Wettability at high temperatures [electronic resource] / by Nicolas Eustathopoulos, Michael G. Nicholas, Béatrice Drevet.

Eustathopoulos, Nicolas.
Amsterdam ; New York : Pergamon, 1999.
1 online resource (439 p.)
1st ed.
Pergamon materials series ; v. 3.
Pergamon materials series ; v. 3

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Materials at high temperatures.
Electronic books.
The purpose of this book is to bring together current scientific understanding of wetting behaviour that has been gained from theoretical models and quantitative experimental observations. The materials considered are liquid metals or inorganic glasses in contact with solid metals or ceramics at temperatures of 200-2000oC. Wetting has been a significant scientific concern for the last two centuries and reference will be made to classical work by nineteenth century scientists such as Dupré, Laplace and Young that was validated by observations of the behaviour of chemically inert
Cover; Contents; Series Preface; Preface; Chapter 1. Fundamental equations of wetting; 1.1. Surface and interfacial energies in solid/liquid/vapour systems; 1.2. Ideal solid surfaces; 1.3. Non-ideal solid surfaces; 1.4. Different types of wetting; Chapter 2. Dynamics of wetting by metals and glasses; 2.1. Non-reactive wetting; 2.2. Reactive wetting; Chapter 3. Methods of measuring wettability parameters; 3.1. Sessile drop experiments; 3.2. The wetting balance technique; 3.3. Accuracy of contact angle data; 3.4. Concluding remarks; Chapter 4. Surface energies; 4.1. Data for metals and alloys
4.2. Data for non-metallic compounds4.3. Concluding remarks; Chapter 5. Wetting properties of metal/metal systems; 5.1. A pure liquid metal on its own solid; 5.2. Systems with negligible mutual solubility; 5.3. Systems with significant mutual solubility; 5.4. Effects of alloying elements; 5.5. Systems that form intermetallic compounds; 5.6. Wetting under technical conditions; 5.7. Concluding remarks; Chapter 6. Wetting properties of metal/oxide systems; 6.1. Reactive and non-reactive systems; 6.2. Non-reactive pure metal/ionocovalent oxide systems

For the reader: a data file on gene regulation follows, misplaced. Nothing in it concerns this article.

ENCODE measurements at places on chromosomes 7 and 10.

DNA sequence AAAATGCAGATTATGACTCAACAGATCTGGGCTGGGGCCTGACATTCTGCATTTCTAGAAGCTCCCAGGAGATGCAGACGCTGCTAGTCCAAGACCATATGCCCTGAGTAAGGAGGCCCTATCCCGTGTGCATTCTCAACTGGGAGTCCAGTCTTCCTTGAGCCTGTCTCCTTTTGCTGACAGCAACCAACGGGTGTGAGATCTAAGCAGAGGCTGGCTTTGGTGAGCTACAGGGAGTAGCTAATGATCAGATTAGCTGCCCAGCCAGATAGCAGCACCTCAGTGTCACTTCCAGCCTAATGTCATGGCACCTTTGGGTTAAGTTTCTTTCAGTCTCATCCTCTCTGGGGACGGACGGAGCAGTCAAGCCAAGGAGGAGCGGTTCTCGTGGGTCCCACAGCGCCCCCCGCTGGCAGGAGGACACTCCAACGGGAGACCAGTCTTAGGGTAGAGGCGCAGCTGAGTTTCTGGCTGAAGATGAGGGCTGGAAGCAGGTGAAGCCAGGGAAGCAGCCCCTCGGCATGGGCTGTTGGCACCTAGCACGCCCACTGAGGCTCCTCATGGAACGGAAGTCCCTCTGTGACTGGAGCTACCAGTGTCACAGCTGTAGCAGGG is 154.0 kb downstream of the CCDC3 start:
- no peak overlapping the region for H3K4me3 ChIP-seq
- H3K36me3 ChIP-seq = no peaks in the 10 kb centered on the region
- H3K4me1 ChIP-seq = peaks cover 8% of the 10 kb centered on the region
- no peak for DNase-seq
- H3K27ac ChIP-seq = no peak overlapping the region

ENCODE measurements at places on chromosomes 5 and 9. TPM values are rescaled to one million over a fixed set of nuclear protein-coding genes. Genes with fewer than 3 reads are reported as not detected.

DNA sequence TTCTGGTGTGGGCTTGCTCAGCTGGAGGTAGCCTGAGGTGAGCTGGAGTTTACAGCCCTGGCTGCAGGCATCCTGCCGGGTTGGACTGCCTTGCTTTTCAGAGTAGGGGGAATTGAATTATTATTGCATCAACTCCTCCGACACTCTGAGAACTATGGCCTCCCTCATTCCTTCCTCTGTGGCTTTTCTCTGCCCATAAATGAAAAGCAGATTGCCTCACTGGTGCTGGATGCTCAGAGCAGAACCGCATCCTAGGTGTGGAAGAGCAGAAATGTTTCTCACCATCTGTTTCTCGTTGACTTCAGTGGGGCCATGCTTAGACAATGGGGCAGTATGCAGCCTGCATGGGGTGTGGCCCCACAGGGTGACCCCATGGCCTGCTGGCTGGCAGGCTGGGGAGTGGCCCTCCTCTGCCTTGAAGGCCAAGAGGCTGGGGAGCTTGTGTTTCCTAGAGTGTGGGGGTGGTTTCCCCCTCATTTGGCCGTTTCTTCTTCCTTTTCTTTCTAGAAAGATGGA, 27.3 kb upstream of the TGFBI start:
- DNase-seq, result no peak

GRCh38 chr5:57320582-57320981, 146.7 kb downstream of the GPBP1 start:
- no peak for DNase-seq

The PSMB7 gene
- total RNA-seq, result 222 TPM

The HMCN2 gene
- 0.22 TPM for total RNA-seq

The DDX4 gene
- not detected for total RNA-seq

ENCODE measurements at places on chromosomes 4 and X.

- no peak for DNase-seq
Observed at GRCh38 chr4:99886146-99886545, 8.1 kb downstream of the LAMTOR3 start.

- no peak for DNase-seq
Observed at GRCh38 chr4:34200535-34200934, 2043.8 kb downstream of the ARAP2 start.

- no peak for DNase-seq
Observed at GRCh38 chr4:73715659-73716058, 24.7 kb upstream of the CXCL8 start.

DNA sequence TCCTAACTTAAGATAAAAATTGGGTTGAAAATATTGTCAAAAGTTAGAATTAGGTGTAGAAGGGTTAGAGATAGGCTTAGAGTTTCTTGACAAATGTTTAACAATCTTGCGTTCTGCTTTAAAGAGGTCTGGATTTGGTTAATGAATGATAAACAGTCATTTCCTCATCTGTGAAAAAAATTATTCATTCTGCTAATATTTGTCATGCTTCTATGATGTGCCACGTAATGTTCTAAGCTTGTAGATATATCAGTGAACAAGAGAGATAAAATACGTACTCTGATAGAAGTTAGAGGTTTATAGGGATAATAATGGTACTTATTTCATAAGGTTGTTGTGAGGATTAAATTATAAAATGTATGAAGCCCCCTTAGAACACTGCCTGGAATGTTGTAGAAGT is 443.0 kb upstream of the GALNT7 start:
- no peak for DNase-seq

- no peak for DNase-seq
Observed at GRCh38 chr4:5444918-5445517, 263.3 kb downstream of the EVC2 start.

6.3. Effect of electronic structure of the oxide6.4. Effects of oxygen; 6.5. Alloying elements; 6.6. Wetting of fluorides; 6.7. Concluding remarks; Chapter 7. Wetting properties of metal/non-oxide ceramic systems; 7.1. Metals on predominantly covalent ceramics; 7.2. Metals on metal-like ceramics; Chapter 8. Wetting properties of metal/carbon systems; 8.1. Non-reactive systems; 8.2. Reactive systems; 8.3. Concluding remarks; Chapter 9. Wetting by glasses and salts; 9.1. The glassy state; 9.2. Wetting behaviour; Chapter 10. Wetting when joining; 10.1. Flow into capillary gaps
10.2. Joining metal components10.3. Joining ceramic components: ceramic-ceramic and ceramic-metal joints; 10.4. Joining by related techniques; 10.5. Effects on mechanical properties; Appendix A. The Laplace equation; Appendix B. Free energy of formation of a meniscus on a vertical plate in the gravitational field; Appendix C. Contact angle hysteresis for heterogeneous solid surfaces; Appendix D. Estimation of the mass of a sessile drop needed for an optimised sLV measurement; Appendix E. Wetting balance: the case of cylindrical solids
Appendix F. Surface energies of cubic diamond structure compoundsAppendix G. Enthalpy of mixing of binary liquid alloys; Appendix H. Secondary wetting; Appendix I. Evaluation of the work of adhesion of Ni on SiC; List of symbols; Selective Index; Acknowledgements
Description based upon print version of record.
Includes bibliographical references and index.
Nicholas, Michael G.
Drevet, Béatrice.